Inside Pope Francis’ Envisioned Two-hour Dialogue with Catholic Youth in Africa


Everything is set for the November 1 dialogue between Pope Francis and young people drawn from various Catholic universities from African countries.

In a Tuesday, October 25 interview with ACI Africa, Sr. Leonida Katunge who is heading the national steering committee for Kenyan participants in the dialogue estimated that over 3, 000 people will follow the virtual event which has brought on board youths from nine African countries to seek solidarity with the Holy father in the challenges they face on the continent.

Countries participating in the initiative of the Pan-African Catholic Theology and Pastoral Network (PACTPAN) are the Democratic Republic of Congo (DRC), Congo Brazzaville, Kenya, Uganda, Zimbabwe, Zambia, Nigeria, Cameroon and Ivory Coast. 

Other countries will be roped in at the end of the six-month pilot project that is aimed at stirring the participation of the youth in the Synodal conversations, and to inspire them to be engaged fully in the “life of the Church and society”.

The listening session between Pope Francis and the African Catholic youths that has been estimated to run for two hours is set to begin at 3:00 p.m. Rome time on November 1, All Saints’ Day.


The session will start with pre-recorded video messages from Catholic Bishops in Africa who have been engaging in Synodal conversations with the university students.

Catholic Bishops’ messages will be followed by welcoming speeches from partners in the PACTPAN project dubbed, “Building Bridges Across Africa: A Synodal Encounter Between Pope Francis and University Students”. 

The partners are the Vatican coordinating team members, and Coordinating consultant, Prof. Peter Jones of Loyola University Chicago and his team from North America and Latin America, as well as Fr. Stan Chu Ilo who is coordinating the African team.

The core business of the day is the discussions with the Holy Father, Sr. Katunge told ACI Africa, adding that two sets of talking points have been developed to guide the dialogue.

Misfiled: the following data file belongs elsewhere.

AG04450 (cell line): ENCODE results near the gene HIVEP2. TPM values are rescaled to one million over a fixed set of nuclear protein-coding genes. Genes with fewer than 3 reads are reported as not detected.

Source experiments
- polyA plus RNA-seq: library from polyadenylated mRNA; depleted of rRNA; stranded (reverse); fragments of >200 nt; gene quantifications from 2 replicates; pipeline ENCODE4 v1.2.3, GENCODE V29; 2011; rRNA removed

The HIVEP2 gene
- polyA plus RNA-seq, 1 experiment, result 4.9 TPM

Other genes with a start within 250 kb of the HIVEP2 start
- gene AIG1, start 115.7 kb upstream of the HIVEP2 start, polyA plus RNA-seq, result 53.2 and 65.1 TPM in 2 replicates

“We have five talking points for the English-speaking countries and four talking points for the French-speaking countries. These talking points have been developed from the outcomes of the conversations we have been having with our youth from the start of this project in September,” the member of the Congregation of Sisters of St. Joseph of the Archdiocese of Mombasa said. 

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She added, “It will be about the youth sharing their experiences with Pope Francis and at the end of it, seeking the advice of the Holy Father. It will not be a moment to complain about the challenges of the continent.”

The interaction is set to be pegged on the three steps of the Synod on Synodality, which include listening, discernment, and action, with rootedness in the Holy Spirit. 

Nine young people from the participating countries have been selected to present the talking points on behalf of their cohorts. The Holy Father is expected to react to each of the nine talking points after they are presented.

Those who will be presenting the talking points are students who have proved that they will have stable network to limit interruptions in the virtual event, Sr. Katunge said during the October 25 interview.

She added, “We have also made sure that those presenting are very well prepared by taking them through rehearsals. We would like to have a seamless experience and so, we have been working to ensure that all systems are well connected for that important day.”


The session is expected to end with a reflection from Pope Francis and a prayer, after which participants in the dialogue will be called upon to take back the fruits of the listening exercise with the Holy Father to their respective universities for implementation.

The two-hour virtual event is to be livestreamed on Catholic media platforms including Catholic Television of Nigeria (CTN) and Capuchin TV in Kenya, as well as on the PACTPAN YouTube channel.

Sharing her experience from working on the national steering team for Kenya, Sr. Katunge admitted that it had not been easy to bring the young people from the various countries together in such a short time. 

The Kenyan Catholic Nun said, “Initially, not many youths were interested to join the program since, I think, they didn’t see it going through to the level of engagement with the Holy Father. It was only when they saw the fruitful engagement with the Bishops that they started expressing interest to come on board.”

The Catholic Nun who works as an advocate of the High Court of Kenya expressed gratitude to the Holy Father for turning his attention to the youths in Africa in Synodal conversations.

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“We thank God for this great opportunity. We are excited to meet the Holy Father and to converse with him one on one. As organizers of this initiative, we also appreciate the young people who expressed great enthusiasm to participate in this project,” Sr. Katunge told ACI Africa October 25.

Agnes Aineah is a Kenyan journalist with a background in digital and newspaper reporting. She holds a Master of Arts in Digital Journalism from the Aga Khan University, Graduate School of Media and Communications and a Bachelor's Degree in Linguistics, Media and Communications from Kenya's Moi University. Agnes currently serves as a journalist for ACI Africa.